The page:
The world is facing several problems due to increasing elderly population. In Sri Lanka, along with the complexity of the modern society and structural and functional changes of the family, “caring for elders” seems as an emerging social problem. This situation may intensify as the county is moving into a middle income society. Seeking higher education and related career opportunities, and urban living in modern housing are new trends, through which several problems are generated. Among many issues related with elders, “lack of accessible and appropriate facilities in their houses as well as public buildings” can be identified as a major problem. This study argues that welfare facilities provided for the elderly people, particularly in the home environment, in the country are not adequate. Modern housing features such as bathrooms, pantries, lobbies, and leisure areas etc. are questionable as to whether they match with elders’ physical and mental needs. Consequently, elders have to face domestic accidents and many other difficulties within their living environments. Records of hospitals in the country also proved this fact. Therefore, this study tries to identify how far modern houses are suited with elders’ needs. The study further questioned whether “aging” is a considerable matter when people are buying, planning and renovating houses. A randomly selected sample of 50 houses were observed and 50 persons were interviewed around the Maharagama urban area in Colombo district to obtain primary data, while relevant secondary data and information were used to have a depth analysis. The study clearly found that none of the houses included to the sample are considering elders’ needs in planning, renovating, or arranging the home. Instead, most of the families were giving priority to the rich and elegant appearance and modern facilities of the houses. Particularly, to the bathrooms, pantry, large setting areas, balcony, parking slots for two vehicles, ad parapet walls with roller-gates are the main concerns. A significant factor found here is that even though, many children of the aged are in middle age and reaching their older years at present, they do not plan their future living within a safe and comfortable home, despite that they are hoping to spent the latter part of their lives in the their current homes. This fact highlights that not only the other responsible parts of the society, but also those who are reaching their older ages are ignoring the problems of the aged. At the same time, it was found that more than 80% of old parents do not like to stay at their children’s homes as the living environments in such modern homes are not familiar or convenient for them. Due to this context, the aged in Sri Lanka may have to be alone in their own homes due to current trend of society of migrating to urban living in modern houses. At the same time, current urban families who live in modern houses may have to face adding accessible facilities in their home environment, as current modern housing facilities may not be appropriate them for a better life in their latter part of life.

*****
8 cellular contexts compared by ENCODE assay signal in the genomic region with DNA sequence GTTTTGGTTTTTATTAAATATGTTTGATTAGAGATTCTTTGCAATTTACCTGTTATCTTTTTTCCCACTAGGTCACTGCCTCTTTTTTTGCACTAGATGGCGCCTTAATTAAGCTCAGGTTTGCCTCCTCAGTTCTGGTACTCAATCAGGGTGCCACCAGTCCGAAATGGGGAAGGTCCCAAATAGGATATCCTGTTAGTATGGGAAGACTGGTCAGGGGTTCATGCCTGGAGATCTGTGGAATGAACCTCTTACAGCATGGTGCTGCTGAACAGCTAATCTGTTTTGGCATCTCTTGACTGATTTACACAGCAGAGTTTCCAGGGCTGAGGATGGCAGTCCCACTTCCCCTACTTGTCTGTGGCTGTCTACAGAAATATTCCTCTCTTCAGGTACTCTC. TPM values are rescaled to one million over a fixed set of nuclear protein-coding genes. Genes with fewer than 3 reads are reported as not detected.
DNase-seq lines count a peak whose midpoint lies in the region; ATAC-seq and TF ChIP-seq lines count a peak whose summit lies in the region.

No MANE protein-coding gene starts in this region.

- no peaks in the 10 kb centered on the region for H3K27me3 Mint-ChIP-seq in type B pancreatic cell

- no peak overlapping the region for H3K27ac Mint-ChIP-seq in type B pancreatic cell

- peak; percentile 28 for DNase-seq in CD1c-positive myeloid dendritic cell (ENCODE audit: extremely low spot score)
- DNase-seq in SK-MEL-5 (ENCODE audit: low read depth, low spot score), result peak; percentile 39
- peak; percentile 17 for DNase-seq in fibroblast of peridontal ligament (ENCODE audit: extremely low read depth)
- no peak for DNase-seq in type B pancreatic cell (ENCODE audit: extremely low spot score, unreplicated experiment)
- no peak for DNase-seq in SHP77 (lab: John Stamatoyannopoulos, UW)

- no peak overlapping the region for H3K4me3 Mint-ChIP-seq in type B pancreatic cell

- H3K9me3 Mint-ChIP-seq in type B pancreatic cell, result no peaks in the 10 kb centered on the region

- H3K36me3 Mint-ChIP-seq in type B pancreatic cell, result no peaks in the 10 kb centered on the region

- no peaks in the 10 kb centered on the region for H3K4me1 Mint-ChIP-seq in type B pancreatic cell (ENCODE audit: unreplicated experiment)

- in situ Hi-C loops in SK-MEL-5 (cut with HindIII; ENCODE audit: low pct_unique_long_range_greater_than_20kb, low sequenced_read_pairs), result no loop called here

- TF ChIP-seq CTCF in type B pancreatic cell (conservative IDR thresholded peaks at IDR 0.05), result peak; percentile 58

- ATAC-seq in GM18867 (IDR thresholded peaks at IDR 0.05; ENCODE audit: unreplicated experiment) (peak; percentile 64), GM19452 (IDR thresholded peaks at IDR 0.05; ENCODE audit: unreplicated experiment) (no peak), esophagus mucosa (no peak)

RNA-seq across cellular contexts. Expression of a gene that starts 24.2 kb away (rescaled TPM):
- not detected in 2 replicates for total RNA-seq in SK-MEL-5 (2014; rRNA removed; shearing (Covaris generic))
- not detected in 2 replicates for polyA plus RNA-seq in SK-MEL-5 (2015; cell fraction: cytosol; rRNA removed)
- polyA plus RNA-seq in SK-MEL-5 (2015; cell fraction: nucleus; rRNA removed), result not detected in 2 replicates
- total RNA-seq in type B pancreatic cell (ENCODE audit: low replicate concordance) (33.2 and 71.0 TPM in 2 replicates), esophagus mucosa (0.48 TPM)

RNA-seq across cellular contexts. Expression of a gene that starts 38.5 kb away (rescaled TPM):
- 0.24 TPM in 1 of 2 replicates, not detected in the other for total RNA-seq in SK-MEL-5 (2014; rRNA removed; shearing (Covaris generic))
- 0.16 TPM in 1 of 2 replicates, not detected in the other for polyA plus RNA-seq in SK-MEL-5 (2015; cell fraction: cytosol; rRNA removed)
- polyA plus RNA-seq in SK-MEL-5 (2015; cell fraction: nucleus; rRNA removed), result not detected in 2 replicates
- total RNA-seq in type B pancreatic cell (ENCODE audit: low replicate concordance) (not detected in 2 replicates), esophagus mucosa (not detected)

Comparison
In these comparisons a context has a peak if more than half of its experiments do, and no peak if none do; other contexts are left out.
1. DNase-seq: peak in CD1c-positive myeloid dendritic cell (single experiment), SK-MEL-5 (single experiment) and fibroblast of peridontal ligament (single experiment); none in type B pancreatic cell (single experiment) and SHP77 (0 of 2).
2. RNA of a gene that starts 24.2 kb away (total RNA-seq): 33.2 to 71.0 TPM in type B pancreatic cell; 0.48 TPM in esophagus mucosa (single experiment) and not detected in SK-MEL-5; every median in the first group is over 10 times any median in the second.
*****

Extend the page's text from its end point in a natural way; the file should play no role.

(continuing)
Keywords: Aging population, elderly care, home environment, housing facilities.

Procedia APA BibTeX Chicago EndNote Harvard JSON MLA RIS XML ISO 690 PDF Downloads 543
6 Radish Sprout Growth Dependency on LED Color in Plant Factory Experiment

Authors: Tatsuya Kasuga, Hidehisa Shimada, Kimio Oguchi

Abstract: